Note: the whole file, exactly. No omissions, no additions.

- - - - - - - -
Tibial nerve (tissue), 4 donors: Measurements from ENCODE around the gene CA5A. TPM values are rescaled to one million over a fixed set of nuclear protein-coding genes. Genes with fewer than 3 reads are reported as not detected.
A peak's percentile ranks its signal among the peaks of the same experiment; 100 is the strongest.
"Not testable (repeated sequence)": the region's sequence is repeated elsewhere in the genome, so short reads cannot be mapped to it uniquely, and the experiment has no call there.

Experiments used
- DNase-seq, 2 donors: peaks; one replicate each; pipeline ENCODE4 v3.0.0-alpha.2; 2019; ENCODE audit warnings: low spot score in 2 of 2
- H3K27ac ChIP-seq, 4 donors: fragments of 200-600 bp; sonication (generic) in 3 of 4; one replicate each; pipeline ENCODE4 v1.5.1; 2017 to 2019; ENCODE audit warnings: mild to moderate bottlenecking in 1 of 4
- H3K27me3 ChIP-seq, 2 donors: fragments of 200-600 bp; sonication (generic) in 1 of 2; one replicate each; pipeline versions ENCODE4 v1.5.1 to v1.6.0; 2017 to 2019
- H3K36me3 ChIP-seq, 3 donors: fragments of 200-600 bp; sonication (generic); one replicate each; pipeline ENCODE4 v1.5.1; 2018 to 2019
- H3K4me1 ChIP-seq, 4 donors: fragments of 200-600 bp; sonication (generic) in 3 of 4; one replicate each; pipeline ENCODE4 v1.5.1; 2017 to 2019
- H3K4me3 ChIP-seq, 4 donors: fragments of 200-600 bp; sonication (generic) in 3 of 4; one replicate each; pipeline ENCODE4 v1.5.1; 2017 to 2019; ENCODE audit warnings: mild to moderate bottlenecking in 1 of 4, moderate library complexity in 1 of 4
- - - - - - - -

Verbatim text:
Tibial nerve (tissue), 4 donors: Measurements from ENCODE around the gene CA5A. TPM values are rescaled to one million over a fixed set of nuclear protein-coding genes. Genes with fewer than 3 reads are reported as not detected.
A peak's percentile ranks its signal among the peaks of the same experiment; 100 is the strongest.
"Not testable (repeated sequence)": the region's sequence is repeated elsewhere in the genome, so short reads cannot be mapped to it uniquely, and the experiment has no call there.

Experiments used
- DNase-seq, 2 donors: peaks; one replicate each; pipeline ENCODE4 v3.0.0-alpha.2; 2019; ENCODE audit warnings: low spot score in 2 of 2
- H3K27ac ChIP-seq, 4 donors: fragments of 200-600 bp; sonication (generic) in 3 of 4; one replicate each; pipeline ENCODE4 v1.5.1; 2017 to 2019; ENCODE audit warnings: mild to moderate bottlenecking in 1 of 4
- H3K27me3 ChIP-seq, 2 donors: fragments of 200-600 bp; sonication (generic) in 1 of 2; one replicate each; pipeline versions ENCODE4 v1.5.1 to v1.6.0; 2017 to 2019
- H3K36me3 ChIP-seq, 3 donors: fragments of 200-600 bp; sonication (generic); one replicate each; pipeline ENCODE4 v1.5.1; 2018 to 2019
- H3K4me1 ChIP-seq, 4 donors: fragments of 200-600 bp; sonication (generic) in 3 of 4; one replicate each; pipeline ENCODE4 v1.5.1; 2017 to 2019
- H3K4me3 ChIP-seq, 4 donors: fragments of 200-600 bp; sonication (generic) in 3 of 4; one replicate each; pipeline ENCODE4 v1.5.1; 2017 to 2019; ENCODE audit warnings: mild to moderate bottlenecking in 1 of 4, moderate library complexity in 1 of 4